To conquer or to conform to college cliques
By Allison Heimlich
Typically when someone says the word “clique” our minds go to two places: Regina George and her minions in Mean Girls or “ain’t nobody messin with my clique” from the lyrics of a recent hit by Kayne West, Big Sean and Jay-Z .
The stereotypical reference to a clique is all the different groups in high school consisting of meathead jocks, snarky popular girls and brainiacs with glasses.
But what really defines a clique? Is it the people who make up the different representative groups in society or is there more to a clique that causes people to like or dislike them?
Upon hearing the word “clique,” many students at USD think of exclusive groups of people who care little about getting to know others around them.
Many would also argue that cliques are created upon first entering college, therefore making it difficult to become a part of a group once they are formed.
“I think of a group of people who are exclusively to themselves and are otherwise apathetic to those around them,” sophomore Jaz Tinsley said. “They stick to themselves and don’t try to diversify or branch out.”
There is clearly a negative connotation that is associated with the word clique. By definition, a clique is nothing more than “a small group of people, with shared interests or other features in common, who spend time together and do not readily allow others to join them.”
Nowhere is it said that cliques are exclusive or that the members of the cliques do not care about people outside of their group.
However, cliques have come to be notoriously recognized for the negative association they hold among high school and college students.
People attack the word when it is linked to the idea of exclusiveness or the idea that no members can join once the clique is formed. But what is so wrong with having an exclusive group you can trust and belong to?
Perhaps it has been drilled into our minds so much that cliques are negative, that we start believing it ourselves, regardless of whether or not it is right or wrong to have a small group of friends to be a part of.
Although many students often associate cliques with being negative, there are still students at USD who have a much different interpretation of the word “clique.”
“I think cliques have a negative stereotype but if a person is able to be a part of many different social groups, then I think that’s a positive thing,” sophomore Shauna Park said.
When it comes to defining cliques, people with different experiences and backgrounds came up with varying views of the term, but rightfully so, as each person possesses their own unique frame of reference. Much of our interpretation of cliques has to do with those that existed in high school or even in middle school. If our views on those groups were negative, we are often forced to believe that the cliques that exist in college are also negative.
For the sake of having a consistent denotation of the word, we will continue to define a clique as a group of people who gather for a common interest. We will also say that based on popular assumptions, the probability of infiltrating this group, or becoming an accepted member, may be difficult.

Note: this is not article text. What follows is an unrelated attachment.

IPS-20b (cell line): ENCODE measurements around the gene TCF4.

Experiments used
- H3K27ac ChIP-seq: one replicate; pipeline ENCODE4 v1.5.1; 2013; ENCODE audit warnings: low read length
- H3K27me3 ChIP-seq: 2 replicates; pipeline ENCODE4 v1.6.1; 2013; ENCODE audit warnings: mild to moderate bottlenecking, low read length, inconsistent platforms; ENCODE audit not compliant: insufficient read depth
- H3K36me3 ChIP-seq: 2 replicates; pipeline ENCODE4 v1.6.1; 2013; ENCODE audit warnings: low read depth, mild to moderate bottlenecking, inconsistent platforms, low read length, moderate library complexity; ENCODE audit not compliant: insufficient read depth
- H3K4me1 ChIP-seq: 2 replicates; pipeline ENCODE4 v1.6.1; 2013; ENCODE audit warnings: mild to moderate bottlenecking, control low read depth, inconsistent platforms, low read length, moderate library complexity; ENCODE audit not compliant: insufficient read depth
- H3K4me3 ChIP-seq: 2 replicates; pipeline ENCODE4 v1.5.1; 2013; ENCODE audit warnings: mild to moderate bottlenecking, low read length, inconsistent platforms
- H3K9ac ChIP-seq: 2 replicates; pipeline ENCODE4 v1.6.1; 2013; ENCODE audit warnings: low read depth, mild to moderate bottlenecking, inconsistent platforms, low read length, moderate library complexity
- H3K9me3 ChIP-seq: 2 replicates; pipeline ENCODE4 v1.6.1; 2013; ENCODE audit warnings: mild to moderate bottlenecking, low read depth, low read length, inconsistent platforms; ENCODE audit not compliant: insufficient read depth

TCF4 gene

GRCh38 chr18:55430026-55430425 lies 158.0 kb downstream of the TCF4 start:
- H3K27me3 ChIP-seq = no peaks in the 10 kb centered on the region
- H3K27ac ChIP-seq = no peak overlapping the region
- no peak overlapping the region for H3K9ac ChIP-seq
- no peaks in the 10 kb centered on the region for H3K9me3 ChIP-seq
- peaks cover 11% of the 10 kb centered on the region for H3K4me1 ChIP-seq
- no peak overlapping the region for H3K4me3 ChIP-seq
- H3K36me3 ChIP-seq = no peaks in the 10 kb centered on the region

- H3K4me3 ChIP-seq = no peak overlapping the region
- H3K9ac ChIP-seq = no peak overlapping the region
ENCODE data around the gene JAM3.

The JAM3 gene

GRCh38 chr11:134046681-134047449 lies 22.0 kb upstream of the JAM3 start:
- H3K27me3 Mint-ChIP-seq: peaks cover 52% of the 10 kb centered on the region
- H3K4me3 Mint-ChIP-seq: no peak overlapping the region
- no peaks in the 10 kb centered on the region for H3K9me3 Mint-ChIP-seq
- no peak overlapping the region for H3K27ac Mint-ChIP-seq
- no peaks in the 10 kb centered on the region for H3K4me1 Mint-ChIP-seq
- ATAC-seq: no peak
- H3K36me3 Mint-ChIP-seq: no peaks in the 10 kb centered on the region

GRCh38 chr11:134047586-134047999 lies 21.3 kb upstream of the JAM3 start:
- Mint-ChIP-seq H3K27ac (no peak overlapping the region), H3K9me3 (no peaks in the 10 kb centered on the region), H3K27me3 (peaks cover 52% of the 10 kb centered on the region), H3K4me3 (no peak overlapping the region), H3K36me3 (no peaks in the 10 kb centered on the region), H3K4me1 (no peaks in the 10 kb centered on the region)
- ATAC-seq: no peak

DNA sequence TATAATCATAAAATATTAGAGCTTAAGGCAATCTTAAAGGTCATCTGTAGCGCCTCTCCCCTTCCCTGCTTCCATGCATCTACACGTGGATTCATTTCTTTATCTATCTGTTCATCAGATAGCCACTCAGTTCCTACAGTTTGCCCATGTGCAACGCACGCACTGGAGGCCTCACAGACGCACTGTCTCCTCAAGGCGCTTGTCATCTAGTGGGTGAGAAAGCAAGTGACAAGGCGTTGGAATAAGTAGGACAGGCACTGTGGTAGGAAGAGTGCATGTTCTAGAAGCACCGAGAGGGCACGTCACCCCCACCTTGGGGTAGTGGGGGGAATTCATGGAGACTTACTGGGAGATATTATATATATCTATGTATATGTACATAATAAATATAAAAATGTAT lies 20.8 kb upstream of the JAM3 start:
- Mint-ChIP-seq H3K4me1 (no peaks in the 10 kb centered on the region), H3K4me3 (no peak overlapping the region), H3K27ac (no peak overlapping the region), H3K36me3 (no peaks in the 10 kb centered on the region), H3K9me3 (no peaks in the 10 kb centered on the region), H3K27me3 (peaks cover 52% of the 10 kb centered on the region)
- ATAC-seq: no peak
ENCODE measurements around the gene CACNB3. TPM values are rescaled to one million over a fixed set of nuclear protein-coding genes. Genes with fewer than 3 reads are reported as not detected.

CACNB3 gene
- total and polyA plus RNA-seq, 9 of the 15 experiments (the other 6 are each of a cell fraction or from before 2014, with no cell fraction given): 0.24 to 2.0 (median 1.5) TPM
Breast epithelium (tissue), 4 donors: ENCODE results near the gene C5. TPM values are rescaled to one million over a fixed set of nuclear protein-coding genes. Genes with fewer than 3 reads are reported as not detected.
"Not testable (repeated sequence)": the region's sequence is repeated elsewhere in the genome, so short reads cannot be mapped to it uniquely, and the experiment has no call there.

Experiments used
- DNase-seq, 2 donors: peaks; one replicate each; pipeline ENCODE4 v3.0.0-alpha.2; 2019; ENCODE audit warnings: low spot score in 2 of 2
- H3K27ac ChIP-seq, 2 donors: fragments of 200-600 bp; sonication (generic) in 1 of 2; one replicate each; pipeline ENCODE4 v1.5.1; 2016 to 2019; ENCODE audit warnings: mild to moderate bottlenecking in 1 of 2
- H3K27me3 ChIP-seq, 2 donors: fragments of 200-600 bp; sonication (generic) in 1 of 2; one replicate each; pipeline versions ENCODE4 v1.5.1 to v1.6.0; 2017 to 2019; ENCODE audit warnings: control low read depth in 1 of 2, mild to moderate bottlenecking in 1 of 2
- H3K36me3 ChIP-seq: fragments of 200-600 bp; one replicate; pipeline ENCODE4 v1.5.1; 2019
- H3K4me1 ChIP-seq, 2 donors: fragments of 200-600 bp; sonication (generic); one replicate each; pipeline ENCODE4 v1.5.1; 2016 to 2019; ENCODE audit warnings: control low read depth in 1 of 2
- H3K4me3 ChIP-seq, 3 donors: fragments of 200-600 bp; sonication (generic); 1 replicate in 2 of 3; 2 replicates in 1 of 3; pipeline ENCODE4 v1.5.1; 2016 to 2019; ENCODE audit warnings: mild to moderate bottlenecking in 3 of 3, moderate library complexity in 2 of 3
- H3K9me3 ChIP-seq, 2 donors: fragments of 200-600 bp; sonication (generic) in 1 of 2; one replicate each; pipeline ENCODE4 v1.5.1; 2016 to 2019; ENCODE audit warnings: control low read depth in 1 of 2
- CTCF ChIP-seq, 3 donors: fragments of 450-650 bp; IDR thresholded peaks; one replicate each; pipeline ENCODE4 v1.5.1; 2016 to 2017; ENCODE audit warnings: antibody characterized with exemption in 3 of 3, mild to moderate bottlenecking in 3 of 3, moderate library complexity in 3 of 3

Keeping this in mind, when asked if USD has cliques, Park had the notion that they exist due to the fact that cliques are a natural and inevitable part of college life.
Other students, however, have different views on the existence of cliques at USD.
“USD has cliques but not as many and not as strict as other schools,” sophomore Jackie Muklevicz said. “Overall people are pretty inclusive.”
The consistent answer came from students being asked if they could name an environment where cliques cease to exist. The answer was unanimously a “no.” I think this is because whether the purpose be to dominate the school or comprise a team that will win a state championship, cliques are inevitable and exist in almost every environment we will ever be exposed to.
While initially it may be grueling, as members must meet a certain group criteria that may not be explicit, finding a clique is a natural part of human existence. We all need reassurance, a feeling we belong somewhere and we are important. We all want to be certain we make a difference in the world, at least in one way. Cliques grant us this opportunity.
Cliques will exist in most aspects of society and some cliques may even have smaller niches of cliques within them. However, the thought does not have to be a cynical one. Cliques accept the people within it, making it impossible for just anyone to be a part of it. Not everyone may agree with the people within the group of the dynamic of it all, but that is what makes us human.
“Cliques have the ability to make people feel completely included in something or completely excluded from something,” junior Julia Gautho said. “They will continue to exist in almost every aspect of life so long as we allow them to control the way we interact with others.”
Speaking for USD students, cliques exist but the consensus is that our school still remains fairly inclusive compared to other universities.
“Personally I think USD is one place that’s not to bad about it,” sophomore Jaz Tinsley said. “Everyone’s polite to each other and even if they’re not actively attempting to be inclusive, they’re not rejecting those who want to be included.”
In the end, if cliques must have a shameful correlation, at least our school is safe of many of the negative aspects that accompany them. We can only hope that we continue to be regarded as an inclusive community in which even when cliques exist, they are accepting of the diverse student body who call this university home.